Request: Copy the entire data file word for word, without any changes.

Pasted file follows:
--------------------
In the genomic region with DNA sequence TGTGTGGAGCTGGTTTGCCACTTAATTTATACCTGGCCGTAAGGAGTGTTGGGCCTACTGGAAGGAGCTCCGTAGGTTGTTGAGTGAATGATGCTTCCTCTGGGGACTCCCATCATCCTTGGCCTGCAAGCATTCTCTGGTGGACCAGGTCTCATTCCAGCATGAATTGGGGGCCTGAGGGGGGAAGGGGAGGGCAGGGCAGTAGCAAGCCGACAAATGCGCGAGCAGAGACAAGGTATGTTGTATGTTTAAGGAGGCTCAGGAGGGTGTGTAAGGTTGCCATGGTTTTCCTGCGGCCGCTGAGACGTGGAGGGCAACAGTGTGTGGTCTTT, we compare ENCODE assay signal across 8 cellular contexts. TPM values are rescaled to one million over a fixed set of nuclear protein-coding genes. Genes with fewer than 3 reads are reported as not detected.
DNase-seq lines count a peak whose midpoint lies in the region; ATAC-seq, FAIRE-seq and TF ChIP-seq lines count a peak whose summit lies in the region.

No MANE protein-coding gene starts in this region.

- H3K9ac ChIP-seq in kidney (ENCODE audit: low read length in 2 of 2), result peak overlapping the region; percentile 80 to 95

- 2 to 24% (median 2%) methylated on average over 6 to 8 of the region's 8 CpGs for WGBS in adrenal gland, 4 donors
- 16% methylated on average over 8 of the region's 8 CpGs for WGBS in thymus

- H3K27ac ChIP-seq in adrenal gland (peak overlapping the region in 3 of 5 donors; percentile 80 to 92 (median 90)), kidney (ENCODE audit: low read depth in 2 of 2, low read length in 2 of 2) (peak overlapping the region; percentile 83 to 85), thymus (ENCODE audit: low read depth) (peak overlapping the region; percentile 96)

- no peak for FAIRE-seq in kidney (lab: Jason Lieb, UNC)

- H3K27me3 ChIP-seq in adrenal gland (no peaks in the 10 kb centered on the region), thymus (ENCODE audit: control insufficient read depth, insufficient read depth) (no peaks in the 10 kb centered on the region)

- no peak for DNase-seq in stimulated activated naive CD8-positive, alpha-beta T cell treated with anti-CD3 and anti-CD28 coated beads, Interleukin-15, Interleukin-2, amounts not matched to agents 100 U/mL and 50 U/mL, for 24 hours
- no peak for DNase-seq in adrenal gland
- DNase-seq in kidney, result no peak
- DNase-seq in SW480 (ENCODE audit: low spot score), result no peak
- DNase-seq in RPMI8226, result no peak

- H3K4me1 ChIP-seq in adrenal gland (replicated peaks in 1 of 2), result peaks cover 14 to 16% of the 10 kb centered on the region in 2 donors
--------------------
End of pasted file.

In the genomic region with DNA sequence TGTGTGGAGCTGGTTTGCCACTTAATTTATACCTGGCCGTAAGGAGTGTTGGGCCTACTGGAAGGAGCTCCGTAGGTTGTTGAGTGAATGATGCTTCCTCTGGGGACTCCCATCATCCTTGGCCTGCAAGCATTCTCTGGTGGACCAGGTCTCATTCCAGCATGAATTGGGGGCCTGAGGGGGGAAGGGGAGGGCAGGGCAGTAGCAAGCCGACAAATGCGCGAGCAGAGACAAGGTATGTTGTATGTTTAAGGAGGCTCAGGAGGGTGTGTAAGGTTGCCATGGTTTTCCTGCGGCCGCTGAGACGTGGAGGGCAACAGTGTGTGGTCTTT, we compare ENCODE assay signal across 8 cellular contexts. TPM values are rescaled to one million over a fixed set of nuclear protein-coding genes. Genes with fewer than 3 reads are reported as not detected.
DNase-seq lines count a peak whose midpoint lies in the region; ATAC-seq, FAIRE-seq and TF ChIP-seq lines count a peak whose summit lies in the region.

No MANE protein-coding gene starts in this region.

- H3K9ac ChIP-seq in kidney (ENCODE audit: low read length in 2 of 2), result peak overlapping the region; percentile 80 to 95

- 2 to 24% (median 2%) methylated on average over 6 to 8 of the region's 8 CpGs for WGBS in adrenal gland, 4 donors
- 16% methylated on average over 8 of the region's 8 CpGs for WGBS in thymus

- H3K27ac ChIP-seq in adrenal gland (peak overlapping the region in 3 of 5 donors; percentile 80 to 92 (median 90)), kidney (ENCODE audit: low read depth in 2 of 2, low read length in 2 of 2) (peak overlapping the region; percentile 83 to 85), thymus (ENCODE audit: low read depth) (peak overlapping the region; percentile 96)

- no peak for FAIRE-seq in kidney (lab: Jason Lieb, UNC)

- H3K27me3 ChIP-seq in adrenal gland (no peaks in the 10 kb centered on the region), thymus (ENCODE audit: control insufficient read depth, insufficient read depth) (no peaks in the 10 kb centered on the region)

- no peak for DNase-seq in stimulated activated naive CD8-positive, alpha-beta T cell treated with anti-CD3 and anti-CD28 coated beads, Interleukin-15, Interleukin-2, amounts not matched to agents 100 U/mL and 50 U/mL, for 24 hours
- no peak for DNase-seq in adrenal gland
- DNase-seq in kidney, result no peak
- DNase-seq in SW480 (ENCODE audit: low spot score), result no peak
- DNase-seq in RPMI8226, result no peak

- H3K4me1 ChIP-seq in adrenal gland (replicated peaks in 1 of 2), result peaks cover 14 to 16% of the 10 kb centered on the region in 2 donors